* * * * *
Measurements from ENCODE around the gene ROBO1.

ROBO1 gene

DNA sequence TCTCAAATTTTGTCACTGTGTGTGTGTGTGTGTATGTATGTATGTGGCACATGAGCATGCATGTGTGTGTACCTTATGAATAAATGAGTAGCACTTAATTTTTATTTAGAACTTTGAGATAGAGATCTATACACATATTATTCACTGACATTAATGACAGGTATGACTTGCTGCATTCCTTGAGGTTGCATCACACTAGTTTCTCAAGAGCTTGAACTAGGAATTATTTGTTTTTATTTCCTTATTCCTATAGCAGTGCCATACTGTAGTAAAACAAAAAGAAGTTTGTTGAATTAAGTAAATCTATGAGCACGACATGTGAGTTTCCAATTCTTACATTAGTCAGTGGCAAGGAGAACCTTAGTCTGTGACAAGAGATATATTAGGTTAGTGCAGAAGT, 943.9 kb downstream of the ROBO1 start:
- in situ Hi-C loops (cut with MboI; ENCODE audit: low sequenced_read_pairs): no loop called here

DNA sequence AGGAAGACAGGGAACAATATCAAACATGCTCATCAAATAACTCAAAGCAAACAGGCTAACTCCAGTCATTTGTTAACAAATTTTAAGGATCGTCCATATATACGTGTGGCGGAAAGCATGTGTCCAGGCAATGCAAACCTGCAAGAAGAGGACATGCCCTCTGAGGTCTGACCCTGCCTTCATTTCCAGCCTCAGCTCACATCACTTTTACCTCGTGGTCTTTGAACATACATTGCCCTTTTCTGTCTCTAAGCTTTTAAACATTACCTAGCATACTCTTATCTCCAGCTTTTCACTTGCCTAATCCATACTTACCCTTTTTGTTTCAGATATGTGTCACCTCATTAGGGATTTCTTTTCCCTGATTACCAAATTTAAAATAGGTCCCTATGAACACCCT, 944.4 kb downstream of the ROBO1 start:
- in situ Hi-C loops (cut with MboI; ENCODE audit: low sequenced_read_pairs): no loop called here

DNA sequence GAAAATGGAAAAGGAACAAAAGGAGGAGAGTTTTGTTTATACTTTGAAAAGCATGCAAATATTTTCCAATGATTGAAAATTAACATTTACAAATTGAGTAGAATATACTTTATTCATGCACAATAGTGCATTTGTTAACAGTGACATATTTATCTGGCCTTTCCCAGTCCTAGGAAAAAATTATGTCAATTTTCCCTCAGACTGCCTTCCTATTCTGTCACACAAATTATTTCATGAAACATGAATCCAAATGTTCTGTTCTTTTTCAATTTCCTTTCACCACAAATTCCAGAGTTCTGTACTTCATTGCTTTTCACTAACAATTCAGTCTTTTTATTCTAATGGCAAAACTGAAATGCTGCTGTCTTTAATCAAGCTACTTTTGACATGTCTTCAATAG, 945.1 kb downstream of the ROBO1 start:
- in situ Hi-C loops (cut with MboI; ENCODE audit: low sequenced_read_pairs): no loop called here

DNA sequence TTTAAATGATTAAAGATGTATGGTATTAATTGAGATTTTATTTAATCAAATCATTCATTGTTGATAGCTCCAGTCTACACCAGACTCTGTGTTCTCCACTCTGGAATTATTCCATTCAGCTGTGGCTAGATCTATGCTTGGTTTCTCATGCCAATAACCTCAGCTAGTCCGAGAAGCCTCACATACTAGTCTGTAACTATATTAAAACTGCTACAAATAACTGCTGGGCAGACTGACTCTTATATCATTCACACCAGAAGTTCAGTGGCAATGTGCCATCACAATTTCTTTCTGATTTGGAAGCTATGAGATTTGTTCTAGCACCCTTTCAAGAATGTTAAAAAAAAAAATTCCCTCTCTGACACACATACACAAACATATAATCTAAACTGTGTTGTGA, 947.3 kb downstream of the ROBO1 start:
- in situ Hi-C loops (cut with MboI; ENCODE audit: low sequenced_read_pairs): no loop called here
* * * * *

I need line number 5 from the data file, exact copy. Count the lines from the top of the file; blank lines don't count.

DNA sequence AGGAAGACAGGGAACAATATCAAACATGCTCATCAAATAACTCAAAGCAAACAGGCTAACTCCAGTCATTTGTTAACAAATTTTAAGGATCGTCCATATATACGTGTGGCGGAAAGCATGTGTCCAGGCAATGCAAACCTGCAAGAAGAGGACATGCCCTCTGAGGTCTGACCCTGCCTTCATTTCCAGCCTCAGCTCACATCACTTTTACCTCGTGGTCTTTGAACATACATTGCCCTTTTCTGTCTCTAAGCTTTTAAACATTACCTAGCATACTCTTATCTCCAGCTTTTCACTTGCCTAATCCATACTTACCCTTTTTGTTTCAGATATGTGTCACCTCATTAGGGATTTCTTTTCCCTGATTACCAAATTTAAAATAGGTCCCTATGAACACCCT, 944.4 kb downstream of the ROBO1 start: